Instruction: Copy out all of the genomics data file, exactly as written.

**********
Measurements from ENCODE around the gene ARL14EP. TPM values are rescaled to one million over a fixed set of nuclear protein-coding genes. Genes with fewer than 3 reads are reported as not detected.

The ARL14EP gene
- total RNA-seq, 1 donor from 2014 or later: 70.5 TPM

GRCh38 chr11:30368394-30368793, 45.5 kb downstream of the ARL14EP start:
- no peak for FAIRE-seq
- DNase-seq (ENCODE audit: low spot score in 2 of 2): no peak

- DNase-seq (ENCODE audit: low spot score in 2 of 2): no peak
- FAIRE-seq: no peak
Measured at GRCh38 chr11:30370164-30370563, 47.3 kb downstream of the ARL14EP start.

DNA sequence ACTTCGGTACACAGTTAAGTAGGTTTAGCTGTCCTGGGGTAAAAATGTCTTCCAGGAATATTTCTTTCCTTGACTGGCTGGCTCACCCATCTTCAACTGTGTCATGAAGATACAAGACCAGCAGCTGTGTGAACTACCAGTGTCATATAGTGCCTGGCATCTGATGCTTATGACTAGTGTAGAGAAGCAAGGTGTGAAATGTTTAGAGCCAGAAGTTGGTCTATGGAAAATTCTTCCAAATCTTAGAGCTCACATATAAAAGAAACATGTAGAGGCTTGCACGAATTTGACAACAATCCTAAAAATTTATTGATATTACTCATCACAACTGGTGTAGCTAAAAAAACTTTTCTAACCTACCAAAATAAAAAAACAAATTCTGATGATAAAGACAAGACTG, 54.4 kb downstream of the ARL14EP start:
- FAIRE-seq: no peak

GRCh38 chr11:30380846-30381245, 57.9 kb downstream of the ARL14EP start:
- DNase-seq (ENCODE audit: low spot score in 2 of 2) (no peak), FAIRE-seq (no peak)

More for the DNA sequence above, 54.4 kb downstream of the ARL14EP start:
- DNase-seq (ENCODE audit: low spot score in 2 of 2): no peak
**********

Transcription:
Measurements from ENCODE around the gene ARL14EP. TPM values are rescaled to one million over a fixed set of nuclear protein-coding genes. Genes with fewer than 3 reads are reported as not detected.

The ARL14EP gene
- total RNA-seq, 1 donor from 2014 or later: 70.5 TPM

GRCh38 chr11:30368394-30368793, 45.5 kb downstream of the ARL14EP start:
- no peak for FAIRE-seq
- DNase-seq (ENCODE audit: low spot score in 2 of 2): no peak

- DNase-seq (ENCODE audit: low spot score in 2 of 2): no peak
- FAIRE-seq: no peak
Measured at GRCh38 chr11:30370164-30370563, 47.3 kb downstream of the ARL14EP start.

DNA sequence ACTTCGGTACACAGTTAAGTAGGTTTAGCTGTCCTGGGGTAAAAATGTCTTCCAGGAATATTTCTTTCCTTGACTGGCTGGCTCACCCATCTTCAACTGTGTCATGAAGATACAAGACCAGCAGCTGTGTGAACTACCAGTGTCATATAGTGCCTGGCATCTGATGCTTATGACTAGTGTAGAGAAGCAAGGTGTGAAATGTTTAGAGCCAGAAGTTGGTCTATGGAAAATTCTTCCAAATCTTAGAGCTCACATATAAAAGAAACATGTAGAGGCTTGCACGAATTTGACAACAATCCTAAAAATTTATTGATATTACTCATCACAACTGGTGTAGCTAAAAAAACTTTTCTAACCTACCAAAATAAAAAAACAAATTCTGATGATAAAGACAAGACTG, 54.4 kb downstream of the ARL14EP start:
- FAIRE-seq: no peak

GRCh38 chr11:30380846-30381245, 57.9 kb downstream of the ARL14EP start:
- DNase-seq (ENCODE audit: low spot score in 2 of 2) (no peak), FAIRE-seq (no peak)

More for the DNA sequence above, 54.4 kb downstream of the ARL14EP start:
- DNase-seq (ENCODE audit: low spot score in 2 of 2): no peak